Posted On by &filed under Bombay High Court, High Court.

Bombay High Court
G.K. Malvankar vs The Credit Bank Of India Ltd. on 28 August, 1914
Equivalent citations: (1914) 16 BOMLR 733
Author: K Basil Scott
Bench: B Scott, Kt., Davar


Basil Scott, Kt., C.J.

1. The appellant’s claim is that he should be paid in full by the Liquidator of the Bombay Credit Bank the amount deposited by him in 1910 as security for the faithful discharge of his duties as the agent of the Bank’s branch at Ahmedabad.

2. The money was originally placed by the Bank Manager to an ordinary Fixed Deposit Account bearing interest at six per cent, but upon objection being made by the appellant it was transferred in 1911 to the Security Deposit Account bearing interest at the same rate as before. There was a separate ledger kept by the Bank for such accounts, and after 1911a counterfoil receipt-book specially made out for Security Deposit Accounts was prepared and from it a receipt was given to the appellant for his money held at interest.

3. The Liquidator contends and the learned Chamber Judge has held that the appellant can only rank as an ordinary creditor in the liquidation. The appellant contends that the money is earmarked and must be treated as trust property in the Liquidator’s hands. That in the case of a going Bank the Bank is entitled to treat a security deposit as earmarked for a particular purpose and refuse to deal with it for any other purpose cannot be disputed, but in a liquidation of an insolvent Bank the question is whether the security fund can be identified and followed by the giver, if the occasion for realizing the security has not arisen. If the money has, with the consent of the giver of the security, been received by the Bank and mixed with its funds in consideration of an agreement to pay interest on it, the Bank is only a debtor and not a trustee.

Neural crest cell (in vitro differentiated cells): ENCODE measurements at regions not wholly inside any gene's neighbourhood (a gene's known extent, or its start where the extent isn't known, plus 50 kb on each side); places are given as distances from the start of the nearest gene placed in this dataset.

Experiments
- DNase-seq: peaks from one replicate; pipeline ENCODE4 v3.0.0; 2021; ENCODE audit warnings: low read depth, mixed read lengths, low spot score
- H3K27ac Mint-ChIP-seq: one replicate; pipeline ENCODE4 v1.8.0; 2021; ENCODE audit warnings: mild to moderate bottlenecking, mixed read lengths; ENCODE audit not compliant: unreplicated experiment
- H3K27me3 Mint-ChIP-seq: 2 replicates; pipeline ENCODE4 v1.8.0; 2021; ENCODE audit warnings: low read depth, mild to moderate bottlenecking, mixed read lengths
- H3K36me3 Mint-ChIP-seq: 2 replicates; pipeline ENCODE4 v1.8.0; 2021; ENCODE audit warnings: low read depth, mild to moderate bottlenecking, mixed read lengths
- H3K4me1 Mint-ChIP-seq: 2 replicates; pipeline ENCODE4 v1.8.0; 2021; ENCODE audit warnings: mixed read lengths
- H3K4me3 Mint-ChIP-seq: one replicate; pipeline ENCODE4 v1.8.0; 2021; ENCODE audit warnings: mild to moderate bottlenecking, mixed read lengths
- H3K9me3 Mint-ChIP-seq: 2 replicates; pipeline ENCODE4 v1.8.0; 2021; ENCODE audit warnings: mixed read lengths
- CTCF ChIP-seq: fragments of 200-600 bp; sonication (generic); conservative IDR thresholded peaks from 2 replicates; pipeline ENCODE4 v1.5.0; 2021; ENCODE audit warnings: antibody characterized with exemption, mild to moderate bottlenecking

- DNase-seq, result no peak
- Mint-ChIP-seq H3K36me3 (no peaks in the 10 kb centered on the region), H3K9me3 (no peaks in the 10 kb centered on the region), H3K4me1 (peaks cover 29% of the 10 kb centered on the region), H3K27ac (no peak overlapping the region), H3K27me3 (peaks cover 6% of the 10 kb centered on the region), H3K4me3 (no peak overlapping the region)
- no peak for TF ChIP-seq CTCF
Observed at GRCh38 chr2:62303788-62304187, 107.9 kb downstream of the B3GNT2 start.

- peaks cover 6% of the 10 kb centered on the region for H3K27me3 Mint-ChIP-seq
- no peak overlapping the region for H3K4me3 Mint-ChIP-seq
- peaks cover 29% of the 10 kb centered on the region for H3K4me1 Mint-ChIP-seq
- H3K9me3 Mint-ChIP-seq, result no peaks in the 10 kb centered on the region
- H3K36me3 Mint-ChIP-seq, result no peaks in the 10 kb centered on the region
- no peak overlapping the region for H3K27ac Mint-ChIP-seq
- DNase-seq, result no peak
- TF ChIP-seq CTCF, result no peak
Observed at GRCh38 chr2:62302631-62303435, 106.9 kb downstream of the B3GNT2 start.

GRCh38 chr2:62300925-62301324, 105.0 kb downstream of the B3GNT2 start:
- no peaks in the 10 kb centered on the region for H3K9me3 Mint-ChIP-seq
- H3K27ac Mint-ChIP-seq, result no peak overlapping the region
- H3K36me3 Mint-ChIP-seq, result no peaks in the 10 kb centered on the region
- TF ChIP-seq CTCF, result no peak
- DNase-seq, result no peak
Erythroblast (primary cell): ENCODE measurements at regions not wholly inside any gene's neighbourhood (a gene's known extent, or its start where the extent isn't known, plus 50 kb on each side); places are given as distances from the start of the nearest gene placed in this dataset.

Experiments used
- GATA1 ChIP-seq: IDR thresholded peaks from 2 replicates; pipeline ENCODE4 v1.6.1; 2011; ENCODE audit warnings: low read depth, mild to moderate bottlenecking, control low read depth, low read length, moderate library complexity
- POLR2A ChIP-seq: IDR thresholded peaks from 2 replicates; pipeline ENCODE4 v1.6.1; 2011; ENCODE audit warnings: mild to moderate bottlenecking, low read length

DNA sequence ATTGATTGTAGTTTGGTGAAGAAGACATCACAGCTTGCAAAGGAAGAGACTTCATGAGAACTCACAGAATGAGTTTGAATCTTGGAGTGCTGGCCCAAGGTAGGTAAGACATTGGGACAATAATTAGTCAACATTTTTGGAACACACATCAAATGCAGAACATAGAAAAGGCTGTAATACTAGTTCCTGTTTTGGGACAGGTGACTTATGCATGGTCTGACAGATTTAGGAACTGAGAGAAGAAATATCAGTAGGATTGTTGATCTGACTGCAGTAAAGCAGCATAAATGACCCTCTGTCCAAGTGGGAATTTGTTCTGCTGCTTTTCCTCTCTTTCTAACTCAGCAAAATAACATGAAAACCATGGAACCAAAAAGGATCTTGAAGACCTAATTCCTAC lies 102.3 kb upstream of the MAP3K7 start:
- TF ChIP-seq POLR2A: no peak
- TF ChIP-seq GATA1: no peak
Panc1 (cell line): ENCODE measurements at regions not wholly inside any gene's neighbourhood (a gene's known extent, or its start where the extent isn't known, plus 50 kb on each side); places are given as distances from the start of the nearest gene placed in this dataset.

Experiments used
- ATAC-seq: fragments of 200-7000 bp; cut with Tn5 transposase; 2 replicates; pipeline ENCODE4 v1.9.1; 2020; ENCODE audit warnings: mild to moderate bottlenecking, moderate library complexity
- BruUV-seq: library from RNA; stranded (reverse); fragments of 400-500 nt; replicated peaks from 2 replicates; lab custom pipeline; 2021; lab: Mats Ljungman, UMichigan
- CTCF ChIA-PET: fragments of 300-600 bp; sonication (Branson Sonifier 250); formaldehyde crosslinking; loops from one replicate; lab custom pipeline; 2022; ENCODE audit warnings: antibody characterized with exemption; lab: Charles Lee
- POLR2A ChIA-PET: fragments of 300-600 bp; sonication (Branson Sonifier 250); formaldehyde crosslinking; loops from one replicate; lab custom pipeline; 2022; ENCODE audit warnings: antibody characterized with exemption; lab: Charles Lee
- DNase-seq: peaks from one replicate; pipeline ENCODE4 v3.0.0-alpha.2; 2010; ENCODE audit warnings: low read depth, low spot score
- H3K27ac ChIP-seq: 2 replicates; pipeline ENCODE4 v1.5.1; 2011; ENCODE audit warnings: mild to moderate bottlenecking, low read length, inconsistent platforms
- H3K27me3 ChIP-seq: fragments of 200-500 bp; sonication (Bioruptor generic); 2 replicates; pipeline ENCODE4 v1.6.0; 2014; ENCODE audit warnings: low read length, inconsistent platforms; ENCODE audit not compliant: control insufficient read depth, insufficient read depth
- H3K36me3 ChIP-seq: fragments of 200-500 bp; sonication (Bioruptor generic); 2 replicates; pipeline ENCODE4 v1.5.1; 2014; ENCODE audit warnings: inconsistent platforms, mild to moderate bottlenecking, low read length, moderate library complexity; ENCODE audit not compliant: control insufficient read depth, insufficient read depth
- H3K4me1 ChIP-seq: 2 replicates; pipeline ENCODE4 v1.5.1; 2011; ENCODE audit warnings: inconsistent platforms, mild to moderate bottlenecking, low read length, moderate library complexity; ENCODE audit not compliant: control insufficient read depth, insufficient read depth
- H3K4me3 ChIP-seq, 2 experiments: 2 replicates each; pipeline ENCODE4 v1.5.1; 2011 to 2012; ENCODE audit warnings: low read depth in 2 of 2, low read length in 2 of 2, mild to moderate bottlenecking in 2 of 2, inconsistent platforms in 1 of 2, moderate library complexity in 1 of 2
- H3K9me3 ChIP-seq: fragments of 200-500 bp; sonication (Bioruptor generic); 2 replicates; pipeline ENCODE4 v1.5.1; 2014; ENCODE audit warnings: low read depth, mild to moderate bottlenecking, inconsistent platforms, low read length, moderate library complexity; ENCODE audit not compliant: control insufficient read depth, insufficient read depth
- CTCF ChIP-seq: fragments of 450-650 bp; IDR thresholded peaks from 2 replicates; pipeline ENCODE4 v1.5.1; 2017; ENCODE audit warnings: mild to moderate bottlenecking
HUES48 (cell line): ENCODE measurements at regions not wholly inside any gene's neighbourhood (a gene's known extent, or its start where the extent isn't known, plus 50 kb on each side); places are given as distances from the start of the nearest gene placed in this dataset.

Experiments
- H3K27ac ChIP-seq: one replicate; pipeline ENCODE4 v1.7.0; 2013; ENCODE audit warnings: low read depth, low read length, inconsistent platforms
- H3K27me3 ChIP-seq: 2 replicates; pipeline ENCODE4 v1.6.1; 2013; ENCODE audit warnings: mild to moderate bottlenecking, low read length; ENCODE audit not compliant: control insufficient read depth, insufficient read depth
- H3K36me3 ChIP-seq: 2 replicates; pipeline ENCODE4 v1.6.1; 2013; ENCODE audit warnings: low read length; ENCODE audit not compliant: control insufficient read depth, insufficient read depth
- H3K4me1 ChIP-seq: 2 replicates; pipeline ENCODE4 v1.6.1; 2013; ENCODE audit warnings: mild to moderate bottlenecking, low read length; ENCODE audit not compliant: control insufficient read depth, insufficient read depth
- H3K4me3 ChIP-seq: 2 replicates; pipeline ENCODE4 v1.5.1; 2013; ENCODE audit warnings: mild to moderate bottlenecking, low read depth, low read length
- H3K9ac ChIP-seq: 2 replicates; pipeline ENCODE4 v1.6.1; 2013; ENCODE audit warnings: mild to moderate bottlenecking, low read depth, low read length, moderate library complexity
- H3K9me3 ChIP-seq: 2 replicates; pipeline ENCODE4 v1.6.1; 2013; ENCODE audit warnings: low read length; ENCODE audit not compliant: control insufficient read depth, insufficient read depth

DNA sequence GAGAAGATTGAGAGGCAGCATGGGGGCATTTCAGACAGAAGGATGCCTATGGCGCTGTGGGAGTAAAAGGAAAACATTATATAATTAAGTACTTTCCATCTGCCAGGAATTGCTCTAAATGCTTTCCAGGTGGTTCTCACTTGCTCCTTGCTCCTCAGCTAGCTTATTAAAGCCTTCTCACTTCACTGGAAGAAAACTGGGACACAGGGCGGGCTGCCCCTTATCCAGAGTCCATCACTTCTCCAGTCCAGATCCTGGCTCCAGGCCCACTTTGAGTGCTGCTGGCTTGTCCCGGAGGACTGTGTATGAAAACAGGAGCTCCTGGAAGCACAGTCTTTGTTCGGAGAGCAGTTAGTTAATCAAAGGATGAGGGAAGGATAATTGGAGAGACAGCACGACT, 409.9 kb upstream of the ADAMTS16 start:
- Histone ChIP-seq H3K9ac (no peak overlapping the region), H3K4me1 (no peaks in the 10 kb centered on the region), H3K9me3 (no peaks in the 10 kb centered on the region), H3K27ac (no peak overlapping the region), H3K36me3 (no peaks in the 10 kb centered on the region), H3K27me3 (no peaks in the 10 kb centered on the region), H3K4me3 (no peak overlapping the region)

4. We have no doubt that this is the position in the present case. The appellant agreed that the Bank should receive and hold the money paying interest at 6 per cent, for its use, the money being repayable, if not forfeited for losses occasioned through the appellant’s default, upon his ceasing to be the Bank’s agent. So thoroughly did the parties realise that the Bank and the appellant were debtor and creditor that the appellant at the desire of the Bank’s Manager used in rendering his accounts of his management to debit the Bank with the interest on his deposit. This has been admitted by the appellant himself.

5. The appellant, therefore, can only rank as an ordinary creditor. We affirm the order of the learned Judge which was without costs and dismiss this appeal also without costs as it is a test case governing several others in this liquidation.

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